Pork tonkatsu is a deep-fried, breaded pork dish, very common dish in Japanese cuisine and generally comes in two types; pork fillet (ヒレ, hire) or pork loin (ロース, rōsu) cut. It goes well with Japanese curries or on its own with some lemon or tonkatsu sauce (you can get these at your local Japanese grocer). I opted for mayonnaise and english mustard for mine. This is the basic pork tonkatsu, using pork loin. First you dust the meat in flour, then in an egg batter and finally some Japanese panko breadcrumbs before frying them until golden brown. You can play around with the fillings using this concept, some restaurants roll up some sliced meats and layer them with cheese, mentaiko etc. to make tonkatsu, and those are amazing as well!
Ingredients (3 pax: 1 pork loin per pax)
- 3 pork loin cuts
- 1 beaten egg lightly seasoned with salt and pepper
- 1/4 cup of potato flour
- 3/4 cup or more of Japanese panko breadcrumbs (adjust as you see fit, I normally eyeball the amount and add when I feel that the loins could do with more breadcrumbs)
- enough cooking oil to submerge the pork cutlets
- In preparing the pork, remove the excess fat if you’re not a fan. If you like it then by all means leave the fat on. Either way, you will need to make several cuts on the side where the fat/tendon is. Make sure the fat/tendon is cut through in each incision made. This ensures that the pork does not curl up during the cooking process
- Next, use a meat tenderizer and pound at the meat on each side. It will flatten out a little after the pounding. Don’t go overboard as you might end up with pork shreds! Just enough pounding to ensure that the pork will be juicy and tender after cooking. Rearrange the pork back into its original shape (pat it back into shape!)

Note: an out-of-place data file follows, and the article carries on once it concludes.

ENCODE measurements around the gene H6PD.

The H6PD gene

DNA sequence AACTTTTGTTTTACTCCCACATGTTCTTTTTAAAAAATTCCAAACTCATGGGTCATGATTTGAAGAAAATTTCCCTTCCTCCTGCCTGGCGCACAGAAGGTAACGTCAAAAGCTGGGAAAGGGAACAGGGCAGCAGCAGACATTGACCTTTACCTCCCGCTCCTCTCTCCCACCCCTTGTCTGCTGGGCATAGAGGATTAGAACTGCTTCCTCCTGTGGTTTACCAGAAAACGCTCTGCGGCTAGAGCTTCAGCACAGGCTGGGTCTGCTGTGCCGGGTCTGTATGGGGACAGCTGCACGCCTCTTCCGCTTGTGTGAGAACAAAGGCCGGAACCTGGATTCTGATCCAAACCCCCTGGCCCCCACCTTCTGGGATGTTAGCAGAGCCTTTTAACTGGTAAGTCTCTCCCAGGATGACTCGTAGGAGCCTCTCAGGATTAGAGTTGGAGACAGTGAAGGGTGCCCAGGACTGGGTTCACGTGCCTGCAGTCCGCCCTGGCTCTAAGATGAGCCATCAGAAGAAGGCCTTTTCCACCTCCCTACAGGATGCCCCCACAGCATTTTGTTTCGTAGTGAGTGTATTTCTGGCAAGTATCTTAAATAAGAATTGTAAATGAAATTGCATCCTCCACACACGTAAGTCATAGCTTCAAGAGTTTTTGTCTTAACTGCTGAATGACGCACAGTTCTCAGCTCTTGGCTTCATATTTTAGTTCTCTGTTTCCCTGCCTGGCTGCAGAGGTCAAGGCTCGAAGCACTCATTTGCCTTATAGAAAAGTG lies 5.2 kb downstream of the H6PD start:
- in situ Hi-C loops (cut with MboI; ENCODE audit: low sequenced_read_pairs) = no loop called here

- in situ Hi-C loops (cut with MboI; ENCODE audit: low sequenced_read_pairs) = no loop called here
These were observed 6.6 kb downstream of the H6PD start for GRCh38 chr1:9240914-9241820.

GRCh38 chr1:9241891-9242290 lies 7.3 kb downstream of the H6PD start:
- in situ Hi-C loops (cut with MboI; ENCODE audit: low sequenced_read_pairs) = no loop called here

- Season both sides of the pork loin with some salt and pepper.
- Press the pork into the flour, lightly covering all surfaces of the meat, and tap off the excess flour
- Next, dip the pork into the egg mixture, lightly coating the pork in egg
- Lastly coat the pork in panko breadcrumbs. It should look like this when you’re done:-
- Heat up some oil in wok or a pot on high heat. Ensure that there’s enough oil to completely submerge the pork, otherwise it will not have an even colouring.
- Before placing the pork into the oil, test it with a pair of cooking chopsticks. Tiny bubbles should form around it, as shown in the following photo:
- Gently place your pork into the oil. It is very important NOT to overcrowd the pan as that again will lead to uneven colouring and the tendency to overcook the pork is pretty high. We all have moments where we think the heat is not high enough and end up leaving the meat to cook way longer than it should. Lesson learnt, do not overcrowd the pan so that the temperature remains high and food cooks as it should.
- Cook until the pork turns golden brown.
- Flip the pork once halfway through cooking so that the top part of the pork gets a chance to brown evenly too!
- Remove the pork cutlets and place them on a wire rack to drain off the excess oil.
- If you are going to make another batch of tonkatsu, make sure you skim off all the burnt bits from the oil before frying the next batch. Otherwise, other than uneven colouring on the next batch of tonkatsu, you risk burning them too. It’s not what I’d call appetizing 😉
- Slice it up and take a moment to appreciate that satisfying *cruncchhh*~ when you cut through the crispy golden layer.
Serve!! In Japanese restaurants, this is normally served with some steaming hot white rice, miso soup and some pickles with some lemon and sauce on the side. Along with a mountain of shredded cabbage. Makes you feel a lot better about all the deep fried food you’re about to have ;D
Er…. but the Malaysian that I am decided to serve it with a variety of other foods. Made a simple fried omelette dish, some deep fried breaded silverfish, stir fried green vegetables and my favorite garlic soy lamb!